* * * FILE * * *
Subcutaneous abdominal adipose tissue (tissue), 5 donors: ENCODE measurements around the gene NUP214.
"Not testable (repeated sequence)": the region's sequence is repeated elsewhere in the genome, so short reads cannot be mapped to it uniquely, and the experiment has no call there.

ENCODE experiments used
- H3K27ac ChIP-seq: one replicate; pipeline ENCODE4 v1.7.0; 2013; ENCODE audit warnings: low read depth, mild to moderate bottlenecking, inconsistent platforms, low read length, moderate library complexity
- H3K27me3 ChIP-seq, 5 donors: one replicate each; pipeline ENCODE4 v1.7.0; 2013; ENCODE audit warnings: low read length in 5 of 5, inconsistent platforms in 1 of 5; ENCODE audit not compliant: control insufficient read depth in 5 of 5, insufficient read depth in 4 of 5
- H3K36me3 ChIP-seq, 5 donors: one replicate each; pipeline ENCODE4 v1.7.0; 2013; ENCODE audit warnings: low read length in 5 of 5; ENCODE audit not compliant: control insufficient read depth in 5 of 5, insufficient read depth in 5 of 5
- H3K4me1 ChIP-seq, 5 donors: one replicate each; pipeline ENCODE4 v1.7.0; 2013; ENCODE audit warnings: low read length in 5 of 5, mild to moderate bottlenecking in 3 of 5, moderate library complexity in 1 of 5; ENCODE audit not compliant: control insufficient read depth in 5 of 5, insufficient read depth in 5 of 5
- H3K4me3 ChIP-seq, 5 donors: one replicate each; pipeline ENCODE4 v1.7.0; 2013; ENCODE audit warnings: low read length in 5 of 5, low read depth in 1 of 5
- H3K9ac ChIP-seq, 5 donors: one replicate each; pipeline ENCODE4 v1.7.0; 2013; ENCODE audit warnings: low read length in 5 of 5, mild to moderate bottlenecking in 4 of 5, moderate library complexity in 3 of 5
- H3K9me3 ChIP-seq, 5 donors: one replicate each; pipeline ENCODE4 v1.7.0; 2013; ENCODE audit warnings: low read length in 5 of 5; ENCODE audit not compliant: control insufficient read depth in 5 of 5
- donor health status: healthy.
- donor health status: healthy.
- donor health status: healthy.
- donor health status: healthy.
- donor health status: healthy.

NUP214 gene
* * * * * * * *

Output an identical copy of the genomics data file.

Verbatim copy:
Subcutaneous abdominal adipose tissue (tissue), 5 donors: ENCODE measurements around the gene NUP214.
"Not testable (repeated sequence)": the region's sequence is repeated elsewhere in the genome, so short reads cannot be mapped to it uniquely, and the experiment has no call there.

ENCODE experiments used
- H3K27ac ChIP-seq: one replicate; pipeline ENCODE4 v1.7.0; 2013; ENCODE audit warnings: low read depth, mild to moderate bottlenecking, inconsistent platforms, low read length, moderate library complexity
- H3K27me3 ChIP-seq, 5 donors: one replicate each; pipeline ENCODE4 v1.7.0; 2013; ENCODE audit warnings: low read length in 5 of 5, inconsistent platforms in 1 of 5; ENCODE audit not compliant: control insufficient read depth in 5 of 5, insufficient read depth in 4 of 5
- H3K36me3 ChIP-seq, 5 donors: one replicate each; pipeline ENCODE4 v1.7.0; 2013; ENCODE audit warnings: low read length in 5 of 5; ENCODE audit not compliant: control insufficient read depth in 5 of 5, insufficient read depth in 5 of 5
- H3K4me1 ChIP-seq, 5 donors: one replicate each; pipeline ENCODE4 v1.7.0; 2013; ENCODE audit warnings: low read length in 5 of 5, mild to moderate bottlenecking in 3 of 5, moderate library complexity in 1 of 5; ENCODE audit not compliant: control insufficient read depth in 5 of 5, insufficient read depth in 5 of 5
- H3K4me3 ChIP-seq, 5 donors: one replicate each; pipeline ENCODE4 v1.7.0; 2013; ENCODE audit warnings: low read length in 5 of 5, low read depth in 1 of 5
- H3K9ac ChIP-seq, 5 donors: one replicate each; pipeline ENCODE4 v1.7.0; 2013; ENCODE audit warnings: low read length in 5 of 5, mild to moderate bottlenecking in 4 of 5, moderate library complexity in 3 of 5
- H3K9me3 ChIP-seq, 5 donors: one replicate each; pipeline ENCODE4 v1.7.0; 2013; ENCODE audit warnings: low read length in 5 of 5; ENCODE audit not compliant: control insufficient read depth in 5 of 5
- donor health status: healthy.
- donor health status: healthy.
- donor health status: healthy.
- donor health status: healthy.
- donor health status: healthy.

NUP214 gene